Students, Parents Hung Up On NYC's Order To Leave Cell Phones At Home

Mayor's office won't budge on ban of electronic devices at schools.

Cell phones have become a staple of modern living. Practically an extension of their hands, young people use cell phones for everything from online research to arranging a ride home with mom or dad.

But New York's recently reinforced ban of electronic devices in schools has parents, students and some city council members complaining as school administrators put cell phones on hold.

The ban dates back to 1988, but it's only been loosely enforced. Recent measures to reduce crime in schools, however, brought metal scanners and random checks to many schools, which has prompted the confiscation of more than 3,000 cell phones and various other electronic devices.

And it won't stop there, according to New York Mayor Michael Bloomberg. Backed by many city educators, he has declared a firm stance against the presence of cell phones in schools.

"The reality is that if cell phones are allowed in our schools, they will be used, and they will be used inappropriately," Deputy Mayor Dennis M. Walcott said at a recent city council hearing.

Educators have long denounced the presence of cell phones in school — and it's not hard to see why. Equipped with the Internet, games, text messaging and many other functions, cell phones are an easy way to tune in to entertainment and tune out learning.

Text messaging and camera phones offer new ways for young people to cheat, the ban's advocates say. Officials also point to students taking illicit photos in locker rooms or bathrooms and leaving their phones' disruptive ringers on during class.

In addition, supporters say having the expensive devices on campus can incite violence and crime. Cell phones, iPods and other prohibited electronic devices are frequently stolen from students, according to Keith Kalb, a spokesman for the New York Department of Education. Kalb also noted that the ban would hinder communication between gang members.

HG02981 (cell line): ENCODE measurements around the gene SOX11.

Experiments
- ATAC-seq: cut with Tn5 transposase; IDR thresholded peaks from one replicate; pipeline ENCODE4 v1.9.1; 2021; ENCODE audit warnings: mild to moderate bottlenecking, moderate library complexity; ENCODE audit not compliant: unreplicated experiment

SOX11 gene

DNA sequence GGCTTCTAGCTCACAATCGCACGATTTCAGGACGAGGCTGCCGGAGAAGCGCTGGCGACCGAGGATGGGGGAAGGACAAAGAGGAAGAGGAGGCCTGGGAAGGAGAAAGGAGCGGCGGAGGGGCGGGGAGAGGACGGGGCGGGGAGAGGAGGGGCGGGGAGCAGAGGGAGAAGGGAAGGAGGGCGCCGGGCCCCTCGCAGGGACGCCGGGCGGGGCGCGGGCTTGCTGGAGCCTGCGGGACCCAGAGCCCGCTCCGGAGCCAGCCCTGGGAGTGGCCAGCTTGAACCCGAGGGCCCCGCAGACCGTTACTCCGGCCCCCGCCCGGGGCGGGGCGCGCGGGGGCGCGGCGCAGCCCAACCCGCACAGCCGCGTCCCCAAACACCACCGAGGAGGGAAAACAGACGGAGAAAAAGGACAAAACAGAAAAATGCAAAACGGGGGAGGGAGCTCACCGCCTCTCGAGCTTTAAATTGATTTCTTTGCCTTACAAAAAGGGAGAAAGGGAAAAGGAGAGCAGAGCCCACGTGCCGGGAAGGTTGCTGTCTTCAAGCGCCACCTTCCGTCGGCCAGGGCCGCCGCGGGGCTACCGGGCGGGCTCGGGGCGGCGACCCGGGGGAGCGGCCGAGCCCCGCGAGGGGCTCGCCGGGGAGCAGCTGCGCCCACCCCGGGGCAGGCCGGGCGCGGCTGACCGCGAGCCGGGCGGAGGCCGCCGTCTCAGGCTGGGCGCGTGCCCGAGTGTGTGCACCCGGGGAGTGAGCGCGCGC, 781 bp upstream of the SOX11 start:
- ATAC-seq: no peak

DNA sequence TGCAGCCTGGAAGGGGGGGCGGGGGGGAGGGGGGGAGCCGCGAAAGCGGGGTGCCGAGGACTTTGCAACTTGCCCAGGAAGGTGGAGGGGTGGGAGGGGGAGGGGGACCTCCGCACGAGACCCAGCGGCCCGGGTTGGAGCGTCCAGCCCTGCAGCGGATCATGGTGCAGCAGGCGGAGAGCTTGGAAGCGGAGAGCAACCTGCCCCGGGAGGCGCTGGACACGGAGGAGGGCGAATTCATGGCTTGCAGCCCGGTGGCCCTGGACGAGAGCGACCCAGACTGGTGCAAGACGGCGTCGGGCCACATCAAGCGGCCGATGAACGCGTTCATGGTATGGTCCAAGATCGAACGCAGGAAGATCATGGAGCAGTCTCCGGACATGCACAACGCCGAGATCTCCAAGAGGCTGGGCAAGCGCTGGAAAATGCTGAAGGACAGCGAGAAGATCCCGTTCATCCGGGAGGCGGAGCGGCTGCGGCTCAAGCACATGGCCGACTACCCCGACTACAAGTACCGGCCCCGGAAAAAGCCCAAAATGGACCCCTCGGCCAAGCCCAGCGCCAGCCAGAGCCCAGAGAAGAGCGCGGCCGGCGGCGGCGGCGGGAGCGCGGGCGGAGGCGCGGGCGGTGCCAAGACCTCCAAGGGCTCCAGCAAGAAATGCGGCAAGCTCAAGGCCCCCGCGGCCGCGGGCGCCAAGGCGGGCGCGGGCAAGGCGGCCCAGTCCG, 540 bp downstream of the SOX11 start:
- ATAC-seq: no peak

Critics, however, argue that kids with violent tendencies will steal or threaten students regardless.

Despite the debate surrounding the ban, it's not a question of whether cell phones should be allowed in the classroom. Parents and students — albeit reluctantly — generally agree that the devices are disruptive when used during class. Opponents take issue with the fact that the ban forbids cell phones from being on campus at all — even if they're turned off in backpacks or lockers.

Many cities have taken similar steps to limit cell phone use at school, with one major exception: Students are allowed to have cell phones on school grounds but are not permitted to have them out during school hours. Most critics of the ban support this approach, citing Boston, Los Angeles and Chicago as models.

New York officials question the efficacy of this standard, however. "It's unrealistic for people to think that kids are not going to use cell phones during the day," Kalb said.

With kids and parents constantly on the move, many guardians also view cell phones as a way of keeping tabs on their kids throughout the day.

"If we make plans with our friends at school, we need to call our parents and tell them that we're going out with our friends or they might worry or call the police," said Suzanne Bisht, a seventh-grader at Russell Sage Junior High in New York.

But there once was a time when cell phones didn't exist and society was just fine, supporters of the ban reason.

"When I grew up, we used quarters and that's how we got in touch with our parents, if in fact we needed to get in touch with our parents," Kalb countered.

Bisht and her peers, however, feel that since times have changed and cell phones have become the dominant means of communication, officials need to get on board with modern technology. "This is not 1980 or 1970," she said. "It's 2006. We have our own way to do stuff."

In fact, Bisht believes so strongly that cell phones should be allowed on school grounds that she has decided to take action. Students at her school who had cell phones confiscated also had to pay a $100 fine, Bisht said. Her classmates' experience, coupled with the rising crackdown on cell phones in school, prompted her to start a petition. Bisht has 150 signatures and plans on submitting the petition to Mayor Bloomberg when she gets 200 to 300 signatures.

Despite protesters' efforts and a proposed bill by several city council members, the mayor's office most likely won't budge on the issue. Sticking to their guns, officials assure the community that they are acting in the students' best interests.

"We're sympathetic to their [parents'] concerns," Kalb said. "But the real problem is that if we allow kids to have cell phones, they will inevitably be used in the classroom and they will disrupt the learning process for 1.1 million kids, and we just can't have that."